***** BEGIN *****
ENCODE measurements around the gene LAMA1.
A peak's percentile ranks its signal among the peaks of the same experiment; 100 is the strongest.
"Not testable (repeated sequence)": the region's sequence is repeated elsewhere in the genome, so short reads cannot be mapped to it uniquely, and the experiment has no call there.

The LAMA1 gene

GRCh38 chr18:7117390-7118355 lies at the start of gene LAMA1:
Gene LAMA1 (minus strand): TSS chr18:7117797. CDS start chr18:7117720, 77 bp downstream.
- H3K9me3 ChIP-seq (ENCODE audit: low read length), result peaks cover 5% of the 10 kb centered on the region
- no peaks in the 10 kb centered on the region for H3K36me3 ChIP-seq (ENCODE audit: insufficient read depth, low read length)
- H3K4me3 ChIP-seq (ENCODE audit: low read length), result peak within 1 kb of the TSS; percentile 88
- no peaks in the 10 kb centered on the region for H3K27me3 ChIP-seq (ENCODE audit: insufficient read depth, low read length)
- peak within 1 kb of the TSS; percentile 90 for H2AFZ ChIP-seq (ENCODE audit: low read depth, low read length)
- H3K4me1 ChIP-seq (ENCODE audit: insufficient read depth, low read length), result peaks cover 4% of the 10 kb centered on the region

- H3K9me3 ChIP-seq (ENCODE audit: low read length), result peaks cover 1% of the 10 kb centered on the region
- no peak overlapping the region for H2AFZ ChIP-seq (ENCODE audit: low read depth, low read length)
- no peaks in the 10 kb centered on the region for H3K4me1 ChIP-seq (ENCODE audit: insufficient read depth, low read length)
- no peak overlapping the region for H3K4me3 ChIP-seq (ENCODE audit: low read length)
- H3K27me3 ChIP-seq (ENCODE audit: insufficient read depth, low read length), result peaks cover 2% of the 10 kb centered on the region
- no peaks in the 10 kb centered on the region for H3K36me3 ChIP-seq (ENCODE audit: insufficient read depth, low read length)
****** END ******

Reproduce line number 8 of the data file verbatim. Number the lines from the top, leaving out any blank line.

- no peaks in the 10 kb centered on the region for H3K36me3 ChIP-seq (ENCODE audit: insufficient read depth, low read length)